Two makers of engineering software announced in late November acquisitions that will help them further their technology offerings through the addition of generative design, artificial intelligence, and digital blueprints.
PTC, of Needham, Mass., acquired Frustum, a maker of generative design software, this month. Frustrum’s software makes use of artificial intelligence to generate design options. It will add generative design capabilities to the PTC Creo portfolio, said Jim Heppelmann, PTC’s president and chief executive officer.
“With breakthrough new technologies such as augmented and virtual reality, high-performance computing, Internet of Things, artificial intelligence, and additive manufacturing entering the picture, the CAD industry is going through a renaissance period, Heppelmann said.
Frustum, of Boulder, Colo., complements PTC’s relationship with Ansys, which will bring analysis to the start of the design process, he said.
With embedded Frustum capabilities as well as those from analysis maker Ansys, Creo will be able to recommend design approaches using generative design, guide the user through the iterative design process using the Ansys Discovery Live feature, and, ultimately validate the full product design at scale using the broader ANSYS Discovery suite, he said.
Integral to Frustum’s technology is a powerful AI component that learns, evolves, and performs key tasks, including:
- Providing feedback to a designer early in the design phase.
- Optimizing designs for multiple objectives simultaneously and offering a designer with multiple novel design alternatives, which enables companies to reduce engineering cycles.
- Modifying designs to manage multiple requirements and constraints, physics, materials availability, manufacturing processes, and design objectives.
- Automating testing the outcomes of the design with other enterprise insights, including costing, supply chain, and quality data.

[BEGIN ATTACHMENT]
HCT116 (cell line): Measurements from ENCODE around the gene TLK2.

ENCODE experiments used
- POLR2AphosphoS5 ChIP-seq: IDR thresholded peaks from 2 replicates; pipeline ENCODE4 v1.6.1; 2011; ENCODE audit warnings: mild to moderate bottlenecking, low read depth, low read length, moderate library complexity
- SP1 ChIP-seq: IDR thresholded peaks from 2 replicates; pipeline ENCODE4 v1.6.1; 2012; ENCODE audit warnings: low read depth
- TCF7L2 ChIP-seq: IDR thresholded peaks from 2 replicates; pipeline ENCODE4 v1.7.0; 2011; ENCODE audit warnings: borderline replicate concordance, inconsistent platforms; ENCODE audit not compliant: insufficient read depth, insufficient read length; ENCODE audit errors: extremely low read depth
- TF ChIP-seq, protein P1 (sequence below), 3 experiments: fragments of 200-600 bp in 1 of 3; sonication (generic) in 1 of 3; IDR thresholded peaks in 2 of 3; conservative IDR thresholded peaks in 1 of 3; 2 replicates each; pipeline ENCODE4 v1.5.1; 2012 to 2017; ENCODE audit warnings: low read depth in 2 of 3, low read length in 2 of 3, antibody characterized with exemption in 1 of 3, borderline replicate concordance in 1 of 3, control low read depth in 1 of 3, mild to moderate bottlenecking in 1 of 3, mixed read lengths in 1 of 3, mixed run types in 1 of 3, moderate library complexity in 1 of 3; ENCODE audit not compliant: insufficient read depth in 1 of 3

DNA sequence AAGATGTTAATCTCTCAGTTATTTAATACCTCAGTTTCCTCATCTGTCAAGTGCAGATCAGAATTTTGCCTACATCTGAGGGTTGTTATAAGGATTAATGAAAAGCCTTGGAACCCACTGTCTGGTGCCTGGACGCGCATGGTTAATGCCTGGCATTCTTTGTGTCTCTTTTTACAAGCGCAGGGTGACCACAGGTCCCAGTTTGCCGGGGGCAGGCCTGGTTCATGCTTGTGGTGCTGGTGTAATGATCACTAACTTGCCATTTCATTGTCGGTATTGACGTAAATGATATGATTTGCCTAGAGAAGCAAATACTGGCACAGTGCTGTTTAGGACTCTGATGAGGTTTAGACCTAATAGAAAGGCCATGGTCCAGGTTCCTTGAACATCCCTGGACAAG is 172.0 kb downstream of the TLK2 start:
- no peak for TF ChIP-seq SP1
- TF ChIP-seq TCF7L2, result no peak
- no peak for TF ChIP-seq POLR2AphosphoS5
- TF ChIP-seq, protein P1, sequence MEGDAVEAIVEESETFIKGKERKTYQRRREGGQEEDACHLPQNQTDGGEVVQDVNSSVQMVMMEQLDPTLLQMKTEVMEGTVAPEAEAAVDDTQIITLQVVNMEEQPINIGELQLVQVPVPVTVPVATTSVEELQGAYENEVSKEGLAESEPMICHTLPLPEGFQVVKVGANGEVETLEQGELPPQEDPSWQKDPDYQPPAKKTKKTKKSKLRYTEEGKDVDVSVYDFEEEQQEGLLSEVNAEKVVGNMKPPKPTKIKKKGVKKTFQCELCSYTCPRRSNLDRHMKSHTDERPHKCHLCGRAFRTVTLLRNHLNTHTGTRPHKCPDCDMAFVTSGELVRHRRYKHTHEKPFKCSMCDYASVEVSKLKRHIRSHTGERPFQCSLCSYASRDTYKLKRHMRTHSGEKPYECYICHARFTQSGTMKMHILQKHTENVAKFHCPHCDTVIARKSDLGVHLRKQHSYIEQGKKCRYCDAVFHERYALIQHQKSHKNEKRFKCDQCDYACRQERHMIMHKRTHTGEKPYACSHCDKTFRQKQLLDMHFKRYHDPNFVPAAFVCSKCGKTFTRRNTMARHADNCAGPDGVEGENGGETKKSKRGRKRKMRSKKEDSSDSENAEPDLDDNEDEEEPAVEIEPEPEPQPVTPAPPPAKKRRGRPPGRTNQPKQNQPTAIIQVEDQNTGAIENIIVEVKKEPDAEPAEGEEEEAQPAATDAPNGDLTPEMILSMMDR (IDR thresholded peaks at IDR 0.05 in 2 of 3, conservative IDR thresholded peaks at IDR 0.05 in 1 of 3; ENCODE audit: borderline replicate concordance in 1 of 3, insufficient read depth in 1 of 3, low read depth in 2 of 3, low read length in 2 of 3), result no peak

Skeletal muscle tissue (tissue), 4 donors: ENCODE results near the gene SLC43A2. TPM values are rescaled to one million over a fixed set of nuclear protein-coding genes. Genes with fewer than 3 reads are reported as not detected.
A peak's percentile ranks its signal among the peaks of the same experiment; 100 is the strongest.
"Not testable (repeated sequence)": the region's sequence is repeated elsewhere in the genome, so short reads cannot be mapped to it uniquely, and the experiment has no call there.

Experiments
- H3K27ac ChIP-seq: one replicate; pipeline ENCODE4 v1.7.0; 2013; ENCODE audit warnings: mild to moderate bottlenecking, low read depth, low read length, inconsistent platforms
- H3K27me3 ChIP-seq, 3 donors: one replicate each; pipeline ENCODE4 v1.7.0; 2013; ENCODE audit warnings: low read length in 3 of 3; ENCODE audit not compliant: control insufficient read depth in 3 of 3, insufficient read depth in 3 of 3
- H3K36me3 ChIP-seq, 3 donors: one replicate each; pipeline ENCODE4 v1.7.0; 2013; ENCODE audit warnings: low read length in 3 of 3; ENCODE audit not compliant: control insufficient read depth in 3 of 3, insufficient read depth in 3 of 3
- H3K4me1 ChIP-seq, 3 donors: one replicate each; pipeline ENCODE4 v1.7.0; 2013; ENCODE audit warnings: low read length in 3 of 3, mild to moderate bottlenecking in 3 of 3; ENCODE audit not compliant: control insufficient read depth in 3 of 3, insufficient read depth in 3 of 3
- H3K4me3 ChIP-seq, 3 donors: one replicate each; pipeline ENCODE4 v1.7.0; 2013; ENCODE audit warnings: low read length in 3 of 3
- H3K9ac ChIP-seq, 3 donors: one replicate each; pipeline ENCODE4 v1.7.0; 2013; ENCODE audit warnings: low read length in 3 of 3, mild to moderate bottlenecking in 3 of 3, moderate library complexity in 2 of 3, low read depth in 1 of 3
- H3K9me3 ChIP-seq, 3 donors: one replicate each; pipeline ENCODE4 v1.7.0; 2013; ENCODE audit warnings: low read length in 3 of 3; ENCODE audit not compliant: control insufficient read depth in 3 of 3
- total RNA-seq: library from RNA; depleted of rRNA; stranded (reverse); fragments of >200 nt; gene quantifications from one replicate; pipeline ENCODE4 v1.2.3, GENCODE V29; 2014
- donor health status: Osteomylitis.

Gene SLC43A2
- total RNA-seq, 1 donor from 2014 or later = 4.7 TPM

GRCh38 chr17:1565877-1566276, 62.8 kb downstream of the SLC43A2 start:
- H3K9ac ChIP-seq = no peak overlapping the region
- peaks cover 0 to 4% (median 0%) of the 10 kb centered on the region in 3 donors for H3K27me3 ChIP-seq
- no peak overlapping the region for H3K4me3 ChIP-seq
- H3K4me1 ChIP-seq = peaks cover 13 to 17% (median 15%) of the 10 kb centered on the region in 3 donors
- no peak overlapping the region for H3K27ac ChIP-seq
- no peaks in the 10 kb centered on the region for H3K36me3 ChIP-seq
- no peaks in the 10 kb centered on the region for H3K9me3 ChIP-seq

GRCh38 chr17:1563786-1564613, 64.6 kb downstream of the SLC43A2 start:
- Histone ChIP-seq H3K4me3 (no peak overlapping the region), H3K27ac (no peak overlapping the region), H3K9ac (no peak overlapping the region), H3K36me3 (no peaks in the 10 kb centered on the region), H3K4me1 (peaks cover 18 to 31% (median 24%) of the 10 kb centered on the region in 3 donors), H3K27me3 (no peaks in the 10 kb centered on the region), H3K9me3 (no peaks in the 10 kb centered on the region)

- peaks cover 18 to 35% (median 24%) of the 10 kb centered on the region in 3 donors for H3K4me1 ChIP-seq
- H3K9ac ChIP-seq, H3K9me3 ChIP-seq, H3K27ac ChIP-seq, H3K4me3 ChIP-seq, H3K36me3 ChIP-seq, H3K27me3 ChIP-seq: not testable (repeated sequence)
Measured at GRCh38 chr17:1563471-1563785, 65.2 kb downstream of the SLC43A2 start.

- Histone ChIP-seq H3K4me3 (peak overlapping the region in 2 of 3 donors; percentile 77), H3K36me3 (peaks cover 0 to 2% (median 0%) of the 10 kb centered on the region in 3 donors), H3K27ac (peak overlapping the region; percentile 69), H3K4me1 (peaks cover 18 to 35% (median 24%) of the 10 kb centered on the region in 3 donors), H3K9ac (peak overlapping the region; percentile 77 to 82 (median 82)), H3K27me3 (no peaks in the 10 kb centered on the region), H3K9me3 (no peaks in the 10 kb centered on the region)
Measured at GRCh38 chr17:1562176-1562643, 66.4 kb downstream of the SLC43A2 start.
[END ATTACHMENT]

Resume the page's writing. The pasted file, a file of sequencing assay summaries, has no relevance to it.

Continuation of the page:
Meanwhile, generative design is appealing to PTC’s vast customer base, Heppelmann said, as they seek ways to:
- Increase engineering productivity.
- Improve innovation and conceptual design exploration.
- Develop higher-performance designs that are lighter weight, with improved durability.
- Optimize new products for improved manufacturability, reduce material costs, and decrease manufacturing cycle times.
- Create complex geometries optimized for additive manufacturing.
- Deliver better products faster.
Also in late November, Autodesk announced plans to acquire PlanGrid, of San Francisco, which helped move blueprints from paper to the iPad when it launched in 2011.
The move is intended to help Autodesk, which also makes construction and architectural software, digitize construction, which fits with the company’s vision of digitizing design in general, said Andrew Anagnost, the company’s chief executive officer.
“There is a huge opportunity to streamline all aspects of construction through digitization and automation. The acquisition will accelerate our efforts to improve construction workflows for every stakeholder in the construction process,” he said in a statement.
In an interview in 2015, Tracy Young, PlanGrid’s chief executive officer and co-founder, she said the industry was ripe for change.
“The heart of construction is just a lot of construction blueprints information. It’s all tracked on paper right now and they’re constantly, constantly changing,” Young said.
Those manual changes often resulted in errors she said, and that was costly for the contractors. As an engineer working for a construction company, who was at one time responsible for making the paper copies, she recognized that the process could be improved by moving it into the digital realm.
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